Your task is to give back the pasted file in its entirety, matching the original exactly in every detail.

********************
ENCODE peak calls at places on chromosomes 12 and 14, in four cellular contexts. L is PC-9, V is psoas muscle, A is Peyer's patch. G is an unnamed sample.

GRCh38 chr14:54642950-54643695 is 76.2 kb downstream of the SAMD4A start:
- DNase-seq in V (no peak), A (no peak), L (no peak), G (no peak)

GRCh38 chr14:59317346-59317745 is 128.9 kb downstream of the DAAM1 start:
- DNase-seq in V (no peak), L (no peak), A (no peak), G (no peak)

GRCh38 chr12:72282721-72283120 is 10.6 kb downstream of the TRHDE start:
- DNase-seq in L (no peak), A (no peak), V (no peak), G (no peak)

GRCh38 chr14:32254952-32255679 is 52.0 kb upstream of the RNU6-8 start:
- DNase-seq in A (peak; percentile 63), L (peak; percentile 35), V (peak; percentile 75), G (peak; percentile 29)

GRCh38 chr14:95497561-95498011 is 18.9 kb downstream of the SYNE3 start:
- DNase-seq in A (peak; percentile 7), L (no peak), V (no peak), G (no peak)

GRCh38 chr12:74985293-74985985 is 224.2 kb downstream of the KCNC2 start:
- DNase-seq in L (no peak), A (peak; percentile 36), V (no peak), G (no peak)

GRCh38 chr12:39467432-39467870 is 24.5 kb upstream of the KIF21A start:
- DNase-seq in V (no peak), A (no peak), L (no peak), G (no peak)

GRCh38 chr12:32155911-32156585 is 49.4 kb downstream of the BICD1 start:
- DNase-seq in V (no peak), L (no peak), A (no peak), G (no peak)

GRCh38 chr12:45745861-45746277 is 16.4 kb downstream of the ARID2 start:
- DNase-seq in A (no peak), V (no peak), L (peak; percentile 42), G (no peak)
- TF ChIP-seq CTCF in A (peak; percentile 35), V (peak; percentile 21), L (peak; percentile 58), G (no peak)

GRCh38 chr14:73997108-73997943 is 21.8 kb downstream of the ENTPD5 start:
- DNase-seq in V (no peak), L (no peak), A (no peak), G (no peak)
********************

ENCODE peak calls at places on chromosomes 12 and 14, in four cellular contexts. L is PC-9, V is psoas muscle, A is Peyer's patch. G is an unnamed sample.

GRCh38 chr14:54642950-54643695 is 76.2 kb downstream of the SAMD4A start:
- DNase-seq in V (no peak), A (no peak), L (no peak), G (no peak)

GRCh38 chr14:59317346-59317745 is 128.9 kb downstream of the DAAM1 start:
- DNase-seq in V (no peak), L (no peak), A (no peak), G (no peak)

GRCh38 chr12:72282721-72283120 is 10.6 kb downstream of the TRHDE start:
- DNase-seq in L (no peak), A (no peak), V (no peak), G (no peak)

GRCh38 chr14:32254952-32255679 is 52.0 kb upstream of the RNU6-8 start:
- DNase-seq in A (peak; percentile 63), L (peak; percentile 35), V (peak; percentile 75), G (peak; percentile 29)

GRCh38 chr14:95497561-95498011 is 18.9 kb downstream of the SYNE3 start:
- DNase-seq in A (peak; percentile 7), L (no peak), V (no peak), G (no peak)

GRCh38 chr12:74985293-74985985 is 224.2 kb downstream of the KCNC2 start:
- DNase-seq in L (no peak), A (peak; percentile 36), V (no peak), G (no peak)

GRCh38 chr12:39467432-39467870 is 24.5 kb upstream of the KIF21A start:
- DNase-seq in V (no peak), A (no peak), L (no peak), G (no peak)

GRCh38 chr12:32155911-32156585 is 49.4 kb downstream of the BICD1 start:
- DNase-seq in V (no peak), L (no peak), A (no peak), G (no peak)

GRCh38 chr12:45745861-45746277 is 16.4 kb downstream of the ARID2 start:
- DNase-seq in A (no peak), V (no peak), L (peak; percentile 42), G (no peak)
- TF ChIP-seq CTCF in A (peak; percentile 35), V (peak; percentile 21), L (peak; percentile 58), G (no peak)

GRCh38 chr14:73997108-73997943 is 21.8 kb downstream of the ENTPD5 start:
- DNase-seq in V (no peak), L (no peak), A (no peak), G (no peak)